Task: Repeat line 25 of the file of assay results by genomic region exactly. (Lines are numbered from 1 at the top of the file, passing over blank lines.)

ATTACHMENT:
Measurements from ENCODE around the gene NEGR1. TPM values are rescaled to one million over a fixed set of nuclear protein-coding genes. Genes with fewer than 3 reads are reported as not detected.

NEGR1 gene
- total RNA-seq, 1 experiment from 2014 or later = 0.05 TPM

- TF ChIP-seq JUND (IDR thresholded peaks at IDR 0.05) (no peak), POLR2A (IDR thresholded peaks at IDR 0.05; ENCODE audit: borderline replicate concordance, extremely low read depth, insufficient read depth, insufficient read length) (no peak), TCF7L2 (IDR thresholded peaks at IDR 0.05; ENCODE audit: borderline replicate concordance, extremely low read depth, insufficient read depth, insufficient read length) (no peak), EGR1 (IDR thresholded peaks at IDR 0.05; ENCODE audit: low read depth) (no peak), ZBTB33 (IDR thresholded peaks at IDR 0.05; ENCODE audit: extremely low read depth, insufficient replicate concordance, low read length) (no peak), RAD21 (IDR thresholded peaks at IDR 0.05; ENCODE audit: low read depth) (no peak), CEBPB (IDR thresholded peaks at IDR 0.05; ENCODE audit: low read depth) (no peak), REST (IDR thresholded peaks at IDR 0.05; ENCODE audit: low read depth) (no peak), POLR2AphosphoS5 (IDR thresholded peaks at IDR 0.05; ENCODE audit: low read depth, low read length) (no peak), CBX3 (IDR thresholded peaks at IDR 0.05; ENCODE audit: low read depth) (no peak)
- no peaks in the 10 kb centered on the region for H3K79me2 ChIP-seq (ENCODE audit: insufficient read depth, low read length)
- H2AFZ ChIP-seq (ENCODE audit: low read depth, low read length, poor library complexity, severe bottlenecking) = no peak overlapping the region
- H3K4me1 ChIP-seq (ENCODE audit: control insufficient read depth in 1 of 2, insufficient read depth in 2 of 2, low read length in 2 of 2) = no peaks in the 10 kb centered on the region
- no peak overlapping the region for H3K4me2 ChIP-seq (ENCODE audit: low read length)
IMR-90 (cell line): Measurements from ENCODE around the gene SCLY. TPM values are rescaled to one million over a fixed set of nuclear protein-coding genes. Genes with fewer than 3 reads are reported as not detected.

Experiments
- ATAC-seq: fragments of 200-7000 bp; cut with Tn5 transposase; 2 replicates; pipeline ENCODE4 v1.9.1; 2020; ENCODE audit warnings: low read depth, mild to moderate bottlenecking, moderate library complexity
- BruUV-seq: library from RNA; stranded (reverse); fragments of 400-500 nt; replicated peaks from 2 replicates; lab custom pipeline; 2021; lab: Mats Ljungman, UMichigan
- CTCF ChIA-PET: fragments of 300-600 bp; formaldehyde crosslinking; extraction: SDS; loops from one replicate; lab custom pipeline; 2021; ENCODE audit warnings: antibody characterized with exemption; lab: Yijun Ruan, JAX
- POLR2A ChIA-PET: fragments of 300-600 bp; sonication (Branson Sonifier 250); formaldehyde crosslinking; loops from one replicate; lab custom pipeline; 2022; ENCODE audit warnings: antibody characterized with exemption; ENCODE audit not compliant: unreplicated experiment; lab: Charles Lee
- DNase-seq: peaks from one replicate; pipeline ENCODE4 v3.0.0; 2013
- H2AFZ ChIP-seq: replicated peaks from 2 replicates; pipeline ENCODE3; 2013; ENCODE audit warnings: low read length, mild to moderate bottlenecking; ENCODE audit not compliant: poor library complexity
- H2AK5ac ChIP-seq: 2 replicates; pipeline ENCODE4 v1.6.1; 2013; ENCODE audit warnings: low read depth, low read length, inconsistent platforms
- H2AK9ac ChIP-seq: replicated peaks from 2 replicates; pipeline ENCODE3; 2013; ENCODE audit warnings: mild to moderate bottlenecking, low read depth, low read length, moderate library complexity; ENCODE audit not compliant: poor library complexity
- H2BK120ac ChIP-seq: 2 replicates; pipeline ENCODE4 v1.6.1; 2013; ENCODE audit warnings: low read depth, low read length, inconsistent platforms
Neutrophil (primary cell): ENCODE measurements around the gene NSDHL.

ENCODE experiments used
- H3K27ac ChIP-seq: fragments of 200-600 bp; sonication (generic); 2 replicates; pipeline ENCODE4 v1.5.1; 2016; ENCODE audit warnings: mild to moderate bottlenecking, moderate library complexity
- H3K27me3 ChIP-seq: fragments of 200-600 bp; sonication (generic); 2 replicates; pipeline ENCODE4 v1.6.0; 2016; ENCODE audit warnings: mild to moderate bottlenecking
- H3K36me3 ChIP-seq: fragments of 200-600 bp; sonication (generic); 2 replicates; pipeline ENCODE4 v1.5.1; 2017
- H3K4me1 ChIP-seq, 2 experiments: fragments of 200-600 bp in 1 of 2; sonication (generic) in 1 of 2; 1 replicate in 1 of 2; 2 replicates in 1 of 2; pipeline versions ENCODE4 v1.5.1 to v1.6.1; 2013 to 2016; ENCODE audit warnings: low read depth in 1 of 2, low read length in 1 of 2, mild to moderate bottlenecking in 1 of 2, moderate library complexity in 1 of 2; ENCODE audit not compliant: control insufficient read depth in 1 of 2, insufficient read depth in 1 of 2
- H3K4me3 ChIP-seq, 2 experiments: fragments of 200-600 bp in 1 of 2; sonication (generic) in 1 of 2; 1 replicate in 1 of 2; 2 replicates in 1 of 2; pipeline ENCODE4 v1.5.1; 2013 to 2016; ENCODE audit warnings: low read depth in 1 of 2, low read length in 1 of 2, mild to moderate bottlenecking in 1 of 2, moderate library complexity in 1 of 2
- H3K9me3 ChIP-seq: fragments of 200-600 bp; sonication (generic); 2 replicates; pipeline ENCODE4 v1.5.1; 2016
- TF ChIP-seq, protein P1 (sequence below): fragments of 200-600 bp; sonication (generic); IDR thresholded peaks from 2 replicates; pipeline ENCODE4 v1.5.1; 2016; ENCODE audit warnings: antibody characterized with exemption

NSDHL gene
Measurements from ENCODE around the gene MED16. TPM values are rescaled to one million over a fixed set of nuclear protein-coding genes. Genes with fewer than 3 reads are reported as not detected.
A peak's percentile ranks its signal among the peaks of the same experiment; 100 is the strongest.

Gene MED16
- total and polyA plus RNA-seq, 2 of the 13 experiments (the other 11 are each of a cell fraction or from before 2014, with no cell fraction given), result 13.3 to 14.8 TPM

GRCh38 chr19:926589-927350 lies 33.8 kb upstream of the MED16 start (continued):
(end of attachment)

- H3K4me1 ChIP-seq, 2 experiments: fragments of 200-600 bp in 1 of 2; sonication (generic) in 1 of 2; 1 replicate in 1 of 2; 2 replicates in 1 of 2; pipeline versions ENCODE4 v1.5.1 to v1.6.1; 2013 to 2016; ENCODE audit warnings: low read depth in 1 of 2, low read length in 1 of 2, mild to moderate bottlenecking in 1 of 2, moderate library complexity in 1 of 2; ENCODE audit not compliant: control insufficient read depth in 1 of 2, insufficient read depth in 1 of 2